There is an old saying, “Don’t go where the path leads, go where there is no path and leave a trail.” Many Parish nurses testify to the truth of this saying as they share many stories of beginning a parish nurse program in their own congregation. The developmental process of such a ministry is unique to each nurse and congregations. Parish nursing is a unique specialized practice of professional nursing that focuses on the promotion of health within the context of the values, beliefs and practices of a faith community, such as a church, synagogue, or mosque, and its mission and ministry to its members (families and individuals), and the community it serves(American Nurses Association [ANA], 1998). The parish nurse philosophy interrogates the wellness model between the body, mind and spirit.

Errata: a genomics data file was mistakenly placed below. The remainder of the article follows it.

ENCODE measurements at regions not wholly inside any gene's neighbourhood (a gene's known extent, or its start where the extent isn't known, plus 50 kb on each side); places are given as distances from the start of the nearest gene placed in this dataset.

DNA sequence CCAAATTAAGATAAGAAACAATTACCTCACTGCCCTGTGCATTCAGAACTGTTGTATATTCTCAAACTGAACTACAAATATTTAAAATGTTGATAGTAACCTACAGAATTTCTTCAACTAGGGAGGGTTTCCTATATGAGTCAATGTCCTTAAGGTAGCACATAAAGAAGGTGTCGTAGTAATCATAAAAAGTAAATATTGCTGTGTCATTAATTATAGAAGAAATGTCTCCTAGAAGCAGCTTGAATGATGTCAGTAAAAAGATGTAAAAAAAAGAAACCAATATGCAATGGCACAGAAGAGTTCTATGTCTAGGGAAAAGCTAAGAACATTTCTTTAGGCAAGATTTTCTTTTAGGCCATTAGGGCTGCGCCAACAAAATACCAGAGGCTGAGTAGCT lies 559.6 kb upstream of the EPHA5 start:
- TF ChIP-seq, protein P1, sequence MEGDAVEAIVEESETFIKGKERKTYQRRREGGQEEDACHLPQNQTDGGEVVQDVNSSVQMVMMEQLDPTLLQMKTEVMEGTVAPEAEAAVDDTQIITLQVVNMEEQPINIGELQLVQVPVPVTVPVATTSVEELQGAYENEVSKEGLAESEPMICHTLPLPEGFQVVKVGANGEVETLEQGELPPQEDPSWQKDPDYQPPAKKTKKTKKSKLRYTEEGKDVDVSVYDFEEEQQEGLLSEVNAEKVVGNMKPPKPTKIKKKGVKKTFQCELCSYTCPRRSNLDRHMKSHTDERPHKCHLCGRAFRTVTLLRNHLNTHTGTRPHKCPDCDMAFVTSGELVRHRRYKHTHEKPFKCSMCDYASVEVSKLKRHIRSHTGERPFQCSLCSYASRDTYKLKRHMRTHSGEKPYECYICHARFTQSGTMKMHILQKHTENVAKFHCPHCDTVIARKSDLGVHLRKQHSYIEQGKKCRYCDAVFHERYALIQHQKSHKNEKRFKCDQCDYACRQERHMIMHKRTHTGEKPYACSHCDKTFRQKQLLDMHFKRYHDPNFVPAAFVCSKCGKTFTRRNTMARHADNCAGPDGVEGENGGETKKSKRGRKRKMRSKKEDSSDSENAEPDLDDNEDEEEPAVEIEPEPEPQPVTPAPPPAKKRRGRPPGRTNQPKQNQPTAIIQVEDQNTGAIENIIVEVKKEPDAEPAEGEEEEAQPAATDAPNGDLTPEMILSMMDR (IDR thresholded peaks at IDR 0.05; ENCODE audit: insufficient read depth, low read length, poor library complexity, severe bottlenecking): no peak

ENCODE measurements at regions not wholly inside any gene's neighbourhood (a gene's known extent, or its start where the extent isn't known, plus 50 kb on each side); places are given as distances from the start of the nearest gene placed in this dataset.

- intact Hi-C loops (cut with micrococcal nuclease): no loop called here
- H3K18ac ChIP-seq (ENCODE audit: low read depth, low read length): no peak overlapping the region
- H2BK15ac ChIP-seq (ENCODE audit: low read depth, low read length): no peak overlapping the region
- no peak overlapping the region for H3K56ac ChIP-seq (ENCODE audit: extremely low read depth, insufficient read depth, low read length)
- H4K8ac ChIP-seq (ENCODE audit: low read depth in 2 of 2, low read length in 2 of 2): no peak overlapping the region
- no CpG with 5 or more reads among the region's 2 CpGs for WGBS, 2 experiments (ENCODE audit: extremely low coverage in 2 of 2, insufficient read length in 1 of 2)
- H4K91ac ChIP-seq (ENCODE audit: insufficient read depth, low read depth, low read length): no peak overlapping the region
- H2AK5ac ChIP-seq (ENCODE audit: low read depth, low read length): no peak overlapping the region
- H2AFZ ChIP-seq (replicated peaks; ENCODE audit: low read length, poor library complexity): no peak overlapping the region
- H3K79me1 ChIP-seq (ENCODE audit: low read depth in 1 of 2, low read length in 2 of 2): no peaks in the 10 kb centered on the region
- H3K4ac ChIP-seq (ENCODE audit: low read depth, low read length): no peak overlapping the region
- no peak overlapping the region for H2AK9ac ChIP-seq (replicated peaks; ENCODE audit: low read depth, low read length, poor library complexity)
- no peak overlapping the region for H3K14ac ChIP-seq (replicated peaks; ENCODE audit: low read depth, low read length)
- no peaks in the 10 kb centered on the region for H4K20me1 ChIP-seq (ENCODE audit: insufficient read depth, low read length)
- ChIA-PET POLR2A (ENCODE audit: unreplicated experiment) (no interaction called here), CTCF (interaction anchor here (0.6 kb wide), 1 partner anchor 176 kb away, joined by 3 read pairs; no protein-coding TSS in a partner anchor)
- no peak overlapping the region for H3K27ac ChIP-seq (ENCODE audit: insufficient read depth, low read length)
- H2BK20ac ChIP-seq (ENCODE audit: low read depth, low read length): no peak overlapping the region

The spiritual dimension is central to the practice of parish nursing. Nursing embodies the physical, psychological, social, and spiritual dimensions of clients into professional practice. These services include: monitoring community health status; mobilizing community partnerships to identify and solve health problems; developing policies and plans that support individual and community health efforts Reference (Chase-Ziolek, 1999). Nursing is a science as well as a profession that is meant to ease suffering, to offer comfort, and most of all to look after the patient’s well-being.